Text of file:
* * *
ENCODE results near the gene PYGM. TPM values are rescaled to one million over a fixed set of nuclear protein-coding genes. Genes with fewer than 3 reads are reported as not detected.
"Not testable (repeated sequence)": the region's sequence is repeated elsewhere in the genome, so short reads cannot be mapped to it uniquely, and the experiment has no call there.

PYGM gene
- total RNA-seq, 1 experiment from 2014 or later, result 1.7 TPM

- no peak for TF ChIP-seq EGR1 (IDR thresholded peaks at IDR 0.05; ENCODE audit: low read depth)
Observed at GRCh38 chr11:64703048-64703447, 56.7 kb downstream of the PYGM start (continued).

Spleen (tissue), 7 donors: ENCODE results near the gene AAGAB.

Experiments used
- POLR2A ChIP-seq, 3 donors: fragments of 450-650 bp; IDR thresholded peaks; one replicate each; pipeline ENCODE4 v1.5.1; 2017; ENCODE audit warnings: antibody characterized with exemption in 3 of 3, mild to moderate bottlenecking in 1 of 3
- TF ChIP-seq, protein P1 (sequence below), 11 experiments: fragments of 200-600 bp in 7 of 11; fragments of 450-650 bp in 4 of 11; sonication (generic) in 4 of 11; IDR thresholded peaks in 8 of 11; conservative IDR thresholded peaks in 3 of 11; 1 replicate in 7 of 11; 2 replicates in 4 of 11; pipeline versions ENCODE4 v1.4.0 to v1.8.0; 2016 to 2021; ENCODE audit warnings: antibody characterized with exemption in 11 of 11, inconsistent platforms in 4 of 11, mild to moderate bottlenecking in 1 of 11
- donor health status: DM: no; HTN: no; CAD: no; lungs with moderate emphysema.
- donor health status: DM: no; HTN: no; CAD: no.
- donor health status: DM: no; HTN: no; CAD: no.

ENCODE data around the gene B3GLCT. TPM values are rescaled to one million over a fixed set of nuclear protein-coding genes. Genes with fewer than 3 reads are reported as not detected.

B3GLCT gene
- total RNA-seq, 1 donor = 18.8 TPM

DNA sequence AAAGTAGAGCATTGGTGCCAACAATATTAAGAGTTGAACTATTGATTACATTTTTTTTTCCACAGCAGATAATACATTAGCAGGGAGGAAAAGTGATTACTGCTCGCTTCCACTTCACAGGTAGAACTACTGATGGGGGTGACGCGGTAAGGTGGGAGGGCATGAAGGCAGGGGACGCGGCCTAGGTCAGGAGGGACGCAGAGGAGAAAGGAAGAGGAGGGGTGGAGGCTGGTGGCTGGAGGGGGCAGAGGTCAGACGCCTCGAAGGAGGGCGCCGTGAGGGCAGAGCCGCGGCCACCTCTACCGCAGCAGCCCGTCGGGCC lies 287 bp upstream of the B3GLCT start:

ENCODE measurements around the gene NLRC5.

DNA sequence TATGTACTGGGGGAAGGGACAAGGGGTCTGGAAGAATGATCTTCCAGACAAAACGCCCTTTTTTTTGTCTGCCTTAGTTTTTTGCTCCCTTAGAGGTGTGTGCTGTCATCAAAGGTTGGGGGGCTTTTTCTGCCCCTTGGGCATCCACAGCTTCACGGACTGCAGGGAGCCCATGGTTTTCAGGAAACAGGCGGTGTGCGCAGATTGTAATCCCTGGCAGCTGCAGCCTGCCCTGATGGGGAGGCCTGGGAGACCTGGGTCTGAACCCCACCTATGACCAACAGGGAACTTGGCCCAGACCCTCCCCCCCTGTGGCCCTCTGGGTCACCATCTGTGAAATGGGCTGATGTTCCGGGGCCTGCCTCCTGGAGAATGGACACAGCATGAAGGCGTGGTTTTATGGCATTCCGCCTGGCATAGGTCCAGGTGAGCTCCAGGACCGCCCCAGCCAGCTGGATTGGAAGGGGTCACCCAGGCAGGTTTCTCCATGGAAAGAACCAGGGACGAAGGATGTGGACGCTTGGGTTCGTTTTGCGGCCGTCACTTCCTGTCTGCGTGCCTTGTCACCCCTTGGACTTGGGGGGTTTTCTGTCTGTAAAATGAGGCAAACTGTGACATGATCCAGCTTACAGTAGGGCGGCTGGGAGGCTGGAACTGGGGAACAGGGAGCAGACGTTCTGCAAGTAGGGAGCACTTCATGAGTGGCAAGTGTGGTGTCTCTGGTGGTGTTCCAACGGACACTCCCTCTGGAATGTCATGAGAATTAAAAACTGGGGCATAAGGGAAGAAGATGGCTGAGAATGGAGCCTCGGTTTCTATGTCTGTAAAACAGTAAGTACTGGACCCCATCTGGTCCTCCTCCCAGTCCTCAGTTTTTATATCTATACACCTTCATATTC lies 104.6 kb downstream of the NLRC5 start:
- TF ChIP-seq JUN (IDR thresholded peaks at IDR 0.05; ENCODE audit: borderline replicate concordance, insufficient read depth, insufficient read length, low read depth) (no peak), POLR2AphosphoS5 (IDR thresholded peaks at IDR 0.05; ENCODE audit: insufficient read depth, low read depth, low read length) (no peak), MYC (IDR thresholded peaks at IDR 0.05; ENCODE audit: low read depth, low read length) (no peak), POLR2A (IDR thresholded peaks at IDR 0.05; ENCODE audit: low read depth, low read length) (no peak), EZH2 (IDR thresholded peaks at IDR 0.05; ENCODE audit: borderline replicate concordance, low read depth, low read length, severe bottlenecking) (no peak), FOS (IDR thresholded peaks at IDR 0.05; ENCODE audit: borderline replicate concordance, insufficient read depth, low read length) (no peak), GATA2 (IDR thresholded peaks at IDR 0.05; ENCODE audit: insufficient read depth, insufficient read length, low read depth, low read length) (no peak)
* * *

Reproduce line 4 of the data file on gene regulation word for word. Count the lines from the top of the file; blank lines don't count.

- total RNA-seq, 1 experiment from 2014 or later, result 1.7 TPM